No Comment — May 6, 2009, 2:18 pm

Win One for the Gipper!

It would be hard to pick the stupidest meme floating among the Beltway stenographic pool, but it might just be the claim that the demand for accountability for torture comes from figures on the left wing of the Democratic Party. In fact, opposition to torture is hardly a left – right, liberal – conservative, Democrat – Republican sort of issue. But in Beltwelt, the “realities” of partisan politics offer an answer to every question.

Those who have taken the time to learn something about the history of the issue know that in the American setting, opposition to torture and insistence on its prohibition as a tool for warfare come from the Republican Party. The first prohibition issued from Abraham Lincoln (General Orders No. 100 from 1863), and it came from the pen of Francis Lieber, a Columbia law professor and leader of the Union League. The idea was propelled forward by figures like Theodore Roosevelt and Elihu Root, who famously called the push to make this prohibition a part of international law a tribute to Lincoln and one of the principal foreign policy accomplishments of the Republican Party. So if we’re putting a label on the opposition to torture, it surely wouldn’t be marked “Democrat.”

So when did the G.O.P. go off the tracks on torture? It was under George W. Bush. In fact, the last pre-Bush dynasty Republican leader had unmistakable ideas about torture. His name was Ronald Reagan. He championed U.S. ratification of the Convention Against Torture. Here’s what Reagan had to say about the Convention back in 1988:

It marks a significant step in the development during this century of international measures against torture and other inhuman treatment or punishment. Ratification of the Convention by the United States will clearly express United States opposition to torture, an abhorrent practice unfortunately still prevalent in the world today. The core provisions of the Convention establish a regime for international cooperation in the criminal prosecution of torturers relying on so-called “universal jurisdiction.” Each State Party is required either to prosecute torturers who are found in its territory or to extradite them to other countries for prosecution.

Note that word: required. Not “encouraged.” No qualification about doing it when it’s politically expedient to do so, as David Broder envisions.

Moreover, Reagan was serious about the prohibition on torture. In 1983, the Reagan Justice Department secured a conviction of a Texas sheriff named James Parker on grounds that he waterboarded a suspect in an effort to get information. Parker got a ten-year sentence for his crime.

So here’s another charge for the prosecutors who will shortly undertake an investigation of the Bush era torture program: Go win one for the Gipper!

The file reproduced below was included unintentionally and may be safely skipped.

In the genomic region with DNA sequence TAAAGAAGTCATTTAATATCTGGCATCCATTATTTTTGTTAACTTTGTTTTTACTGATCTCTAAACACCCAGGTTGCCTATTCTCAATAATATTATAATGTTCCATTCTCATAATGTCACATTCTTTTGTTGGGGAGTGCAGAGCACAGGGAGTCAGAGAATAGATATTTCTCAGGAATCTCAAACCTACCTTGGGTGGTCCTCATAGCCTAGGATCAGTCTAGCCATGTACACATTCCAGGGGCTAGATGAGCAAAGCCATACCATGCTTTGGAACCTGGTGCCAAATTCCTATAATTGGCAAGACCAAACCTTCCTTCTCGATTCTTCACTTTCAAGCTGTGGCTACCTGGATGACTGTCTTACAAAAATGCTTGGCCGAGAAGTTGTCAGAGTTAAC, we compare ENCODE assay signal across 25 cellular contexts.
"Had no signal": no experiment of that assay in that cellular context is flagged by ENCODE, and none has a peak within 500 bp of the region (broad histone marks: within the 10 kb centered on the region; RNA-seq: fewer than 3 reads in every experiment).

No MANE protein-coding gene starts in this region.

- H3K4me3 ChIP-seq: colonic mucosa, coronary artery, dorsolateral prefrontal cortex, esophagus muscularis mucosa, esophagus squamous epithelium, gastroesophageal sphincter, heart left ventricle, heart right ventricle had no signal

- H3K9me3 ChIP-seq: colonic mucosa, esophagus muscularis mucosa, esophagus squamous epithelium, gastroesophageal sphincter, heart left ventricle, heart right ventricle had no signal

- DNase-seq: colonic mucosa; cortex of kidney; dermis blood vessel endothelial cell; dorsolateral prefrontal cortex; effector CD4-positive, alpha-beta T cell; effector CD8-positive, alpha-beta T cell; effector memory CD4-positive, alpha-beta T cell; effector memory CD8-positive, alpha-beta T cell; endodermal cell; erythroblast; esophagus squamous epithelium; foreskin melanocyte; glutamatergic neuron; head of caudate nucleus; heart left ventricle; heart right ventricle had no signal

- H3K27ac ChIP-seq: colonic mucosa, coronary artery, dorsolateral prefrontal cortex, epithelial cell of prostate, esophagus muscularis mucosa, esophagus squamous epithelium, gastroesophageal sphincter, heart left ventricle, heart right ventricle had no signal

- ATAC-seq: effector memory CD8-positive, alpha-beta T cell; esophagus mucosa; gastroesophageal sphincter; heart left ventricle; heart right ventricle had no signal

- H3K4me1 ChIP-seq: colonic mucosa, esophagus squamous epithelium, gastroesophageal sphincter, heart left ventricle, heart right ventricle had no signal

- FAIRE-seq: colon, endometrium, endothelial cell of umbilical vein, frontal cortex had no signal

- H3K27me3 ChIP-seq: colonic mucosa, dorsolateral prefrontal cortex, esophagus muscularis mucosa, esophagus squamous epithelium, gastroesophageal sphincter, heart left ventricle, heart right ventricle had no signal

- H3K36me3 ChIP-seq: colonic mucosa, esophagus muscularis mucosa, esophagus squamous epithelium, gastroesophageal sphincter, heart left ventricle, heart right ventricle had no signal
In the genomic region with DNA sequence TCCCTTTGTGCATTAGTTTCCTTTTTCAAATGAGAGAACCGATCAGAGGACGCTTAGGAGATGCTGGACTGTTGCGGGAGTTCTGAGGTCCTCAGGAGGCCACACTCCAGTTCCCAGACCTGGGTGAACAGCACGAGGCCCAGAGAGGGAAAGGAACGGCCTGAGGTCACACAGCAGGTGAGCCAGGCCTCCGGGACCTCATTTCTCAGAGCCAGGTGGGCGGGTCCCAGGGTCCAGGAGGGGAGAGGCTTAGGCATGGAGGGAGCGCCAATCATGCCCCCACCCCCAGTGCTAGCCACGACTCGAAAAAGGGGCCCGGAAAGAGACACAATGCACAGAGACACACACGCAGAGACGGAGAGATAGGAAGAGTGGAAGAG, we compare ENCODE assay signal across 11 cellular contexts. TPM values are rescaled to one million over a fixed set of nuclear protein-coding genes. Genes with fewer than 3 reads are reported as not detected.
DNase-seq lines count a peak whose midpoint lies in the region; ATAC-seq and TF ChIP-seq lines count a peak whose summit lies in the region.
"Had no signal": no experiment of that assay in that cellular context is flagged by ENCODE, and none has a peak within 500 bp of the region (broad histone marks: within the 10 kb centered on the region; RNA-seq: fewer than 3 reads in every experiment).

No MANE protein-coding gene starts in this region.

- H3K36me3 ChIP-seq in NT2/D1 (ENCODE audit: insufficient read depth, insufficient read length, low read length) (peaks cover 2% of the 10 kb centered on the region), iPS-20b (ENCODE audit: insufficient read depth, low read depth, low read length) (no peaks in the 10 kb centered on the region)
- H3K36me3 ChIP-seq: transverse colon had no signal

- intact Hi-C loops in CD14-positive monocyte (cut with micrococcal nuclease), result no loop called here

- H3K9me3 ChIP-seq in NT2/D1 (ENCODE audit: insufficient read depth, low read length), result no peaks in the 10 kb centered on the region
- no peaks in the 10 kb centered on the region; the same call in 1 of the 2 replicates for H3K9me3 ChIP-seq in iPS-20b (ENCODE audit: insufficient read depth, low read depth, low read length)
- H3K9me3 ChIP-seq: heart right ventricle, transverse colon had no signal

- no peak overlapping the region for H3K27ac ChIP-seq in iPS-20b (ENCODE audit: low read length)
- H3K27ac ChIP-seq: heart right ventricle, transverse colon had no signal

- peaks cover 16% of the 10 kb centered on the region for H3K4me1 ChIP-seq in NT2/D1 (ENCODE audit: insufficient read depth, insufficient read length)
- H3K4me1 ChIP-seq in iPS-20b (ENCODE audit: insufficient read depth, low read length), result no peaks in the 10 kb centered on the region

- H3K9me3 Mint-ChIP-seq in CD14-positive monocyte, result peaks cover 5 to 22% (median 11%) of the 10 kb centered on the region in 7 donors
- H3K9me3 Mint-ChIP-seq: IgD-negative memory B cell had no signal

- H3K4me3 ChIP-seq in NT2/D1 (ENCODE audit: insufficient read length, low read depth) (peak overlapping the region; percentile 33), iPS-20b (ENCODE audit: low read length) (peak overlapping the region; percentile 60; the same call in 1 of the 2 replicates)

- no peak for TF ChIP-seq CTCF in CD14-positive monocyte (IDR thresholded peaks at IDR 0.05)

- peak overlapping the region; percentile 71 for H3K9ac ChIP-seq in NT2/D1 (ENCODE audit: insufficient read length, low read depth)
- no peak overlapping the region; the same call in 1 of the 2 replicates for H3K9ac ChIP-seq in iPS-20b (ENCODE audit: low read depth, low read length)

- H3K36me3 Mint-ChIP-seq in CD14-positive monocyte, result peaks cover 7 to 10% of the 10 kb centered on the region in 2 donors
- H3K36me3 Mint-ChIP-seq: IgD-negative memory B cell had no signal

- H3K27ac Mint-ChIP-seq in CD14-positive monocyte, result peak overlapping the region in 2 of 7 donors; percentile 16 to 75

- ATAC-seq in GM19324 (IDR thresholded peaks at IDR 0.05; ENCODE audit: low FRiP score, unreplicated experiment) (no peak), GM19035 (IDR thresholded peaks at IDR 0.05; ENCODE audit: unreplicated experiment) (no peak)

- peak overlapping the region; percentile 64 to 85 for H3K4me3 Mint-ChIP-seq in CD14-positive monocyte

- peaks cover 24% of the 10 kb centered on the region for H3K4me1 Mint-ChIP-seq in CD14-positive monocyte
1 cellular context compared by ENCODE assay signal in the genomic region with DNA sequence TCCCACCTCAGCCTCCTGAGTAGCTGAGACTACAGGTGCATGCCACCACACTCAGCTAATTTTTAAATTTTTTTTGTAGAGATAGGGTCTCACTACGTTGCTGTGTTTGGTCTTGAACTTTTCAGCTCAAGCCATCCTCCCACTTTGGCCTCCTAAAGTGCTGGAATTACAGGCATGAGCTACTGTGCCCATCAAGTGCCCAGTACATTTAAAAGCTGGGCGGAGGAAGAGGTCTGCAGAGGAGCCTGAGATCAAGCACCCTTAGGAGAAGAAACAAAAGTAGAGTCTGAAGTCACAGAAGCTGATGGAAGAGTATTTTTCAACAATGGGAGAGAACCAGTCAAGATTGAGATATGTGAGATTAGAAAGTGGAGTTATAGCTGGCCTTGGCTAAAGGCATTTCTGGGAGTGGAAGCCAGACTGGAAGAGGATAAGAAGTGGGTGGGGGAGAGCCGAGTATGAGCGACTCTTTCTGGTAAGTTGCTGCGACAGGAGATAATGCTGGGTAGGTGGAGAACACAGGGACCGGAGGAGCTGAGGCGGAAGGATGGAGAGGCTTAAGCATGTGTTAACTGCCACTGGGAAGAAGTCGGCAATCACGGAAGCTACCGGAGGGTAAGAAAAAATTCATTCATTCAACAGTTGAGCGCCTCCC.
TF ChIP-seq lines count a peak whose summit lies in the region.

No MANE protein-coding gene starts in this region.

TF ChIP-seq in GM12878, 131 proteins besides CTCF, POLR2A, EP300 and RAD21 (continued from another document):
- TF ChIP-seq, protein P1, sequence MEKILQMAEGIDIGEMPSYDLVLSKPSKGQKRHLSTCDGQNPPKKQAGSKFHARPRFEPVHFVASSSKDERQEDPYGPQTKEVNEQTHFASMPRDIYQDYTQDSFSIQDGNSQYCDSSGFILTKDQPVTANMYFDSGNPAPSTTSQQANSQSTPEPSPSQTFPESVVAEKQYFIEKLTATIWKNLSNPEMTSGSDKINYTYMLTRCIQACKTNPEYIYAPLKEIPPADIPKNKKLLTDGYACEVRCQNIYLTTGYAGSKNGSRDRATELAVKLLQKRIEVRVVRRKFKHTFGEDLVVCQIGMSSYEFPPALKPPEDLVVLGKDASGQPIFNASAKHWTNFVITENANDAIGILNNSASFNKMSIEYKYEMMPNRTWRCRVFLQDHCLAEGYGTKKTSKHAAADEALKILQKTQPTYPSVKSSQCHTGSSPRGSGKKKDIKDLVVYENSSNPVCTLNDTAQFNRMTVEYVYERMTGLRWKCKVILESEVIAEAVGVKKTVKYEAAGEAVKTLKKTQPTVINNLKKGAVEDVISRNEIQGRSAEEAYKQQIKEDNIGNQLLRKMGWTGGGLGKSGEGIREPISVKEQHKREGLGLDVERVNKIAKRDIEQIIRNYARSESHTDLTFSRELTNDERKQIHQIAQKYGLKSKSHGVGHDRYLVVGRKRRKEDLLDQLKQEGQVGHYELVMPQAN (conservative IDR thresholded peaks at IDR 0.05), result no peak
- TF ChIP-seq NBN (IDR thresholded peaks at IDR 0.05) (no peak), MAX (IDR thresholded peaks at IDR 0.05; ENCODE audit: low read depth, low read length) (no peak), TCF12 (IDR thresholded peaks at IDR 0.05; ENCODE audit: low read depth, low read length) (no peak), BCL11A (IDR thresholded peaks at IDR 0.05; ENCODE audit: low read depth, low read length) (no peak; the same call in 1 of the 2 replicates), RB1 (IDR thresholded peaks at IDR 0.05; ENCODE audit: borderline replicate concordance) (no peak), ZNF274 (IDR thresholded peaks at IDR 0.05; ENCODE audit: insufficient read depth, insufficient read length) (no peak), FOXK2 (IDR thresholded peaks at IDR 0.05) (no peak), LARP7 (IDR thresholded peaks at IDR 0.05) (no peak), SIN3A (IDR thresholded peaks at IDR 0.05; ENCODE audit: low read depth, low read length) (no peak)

H/t Glenn Greenwald and Andrew Sullivan.

Share
Single Page

More from Scott Horton:

No Comment, Six Questions June 4, 2014, 8:00 am

Uncovering the Cover Ups: Death Camp in Delta

Mark Denbeaux on the NCIS cover-up of three “suicides” at Guantánamo Bay Detention Camp

From the June 2014 issue

The Guantánamo “Suicides,” Revisited

A missing document suggests a possible CIA cover-up

No Comment March 28, 2014, 12:32 pm

Scott Horton Debates John Rizzo on Democracy Now!

On CIA secrecy, torture, and war-making powers

Get access to 164 years of
Harper’s for only $39.99

United States Canada

CATEGORIES

THE CURRENT ISSUE

September 2014

Israel and Palestine

= Subscribers only.
Sign in here.
Subscribe here.

Washington Is Burning

= Subscribers only.
Sign in here.
Subscribe here.

On Free Will

= Subscribers only.
Sign in here.
Subscribe here.

They Were Awake

= Subscribers only.
Sign in here.
Subscribe here.

view Table Content

FEATURED ON HARPERS.ORG

Post
Arab artists take up — and look past — regional politics
“When everyday life regularly throws up images of terror and drama and the technological sublime, how can a photographer compete?”
“Qalandia 2087, 2009,” by Wafa Hourani
Post
“There was torture by the previous regime and by the current Iraqi regime,” Dr. Amin said. “Torture by our Kurdish government, torture by Syrians, torture by the U.S.”
Visiting His Own Grave © Anadolu Agency/Getty Images
Article
The Tale of the Tape·

= Subscribers only.
Sign in here.
Subscribe here.

“Heroin isn’t the weakness Art Pepper submits to; it’s the passion he revels in.”
Photograph (detail) © Laurie Pepper
Criticism
The Soft-Kill Solution·

= Subscribers only.
Sign in here.
Subscribe here.

"Policymakers, recognizing the growing influence of civil disobedience and riots on the direction of the nation, had already begun turning to science for a response."
Illustration by Richard Mia
New Books
New Books·

= Subscribers only.
Sign in here.
Subscribe here.

 
“Almond insists that watching football does more than feed an appetite for violence. It’s a kind of modern-day human sacrifice, and it makes us more likely to go to war.”
Photograph by Harold Edgerton

Chance that a movie script copyrighted in the U.S. before 1925 was written by a woman:

1 in 2

Engineers funded by the United States military were working on electrical brain implants that will enable the creation of remote-controlled sharks.

Malaysian police were seeking fifteen people who appeared in an online video of the Malaysia-International Nude Sports Games 2014 Extravaganza, and Spanish police fined six Swiss tourists conducting an orgy in the back of a moving van for not wearing their seatbelts.

Subscribe to the Weekly Review newsletter. Don’t worry, we won’t sell your email address!

HARPER’S FINEST

In Praise of Idleness

By

I hope that after reading the following pages the leaders of the Y. M. C. A. will start a campaign to induce good young men to do nothing. If so, I shall not have lived in vain.

Subscribe Today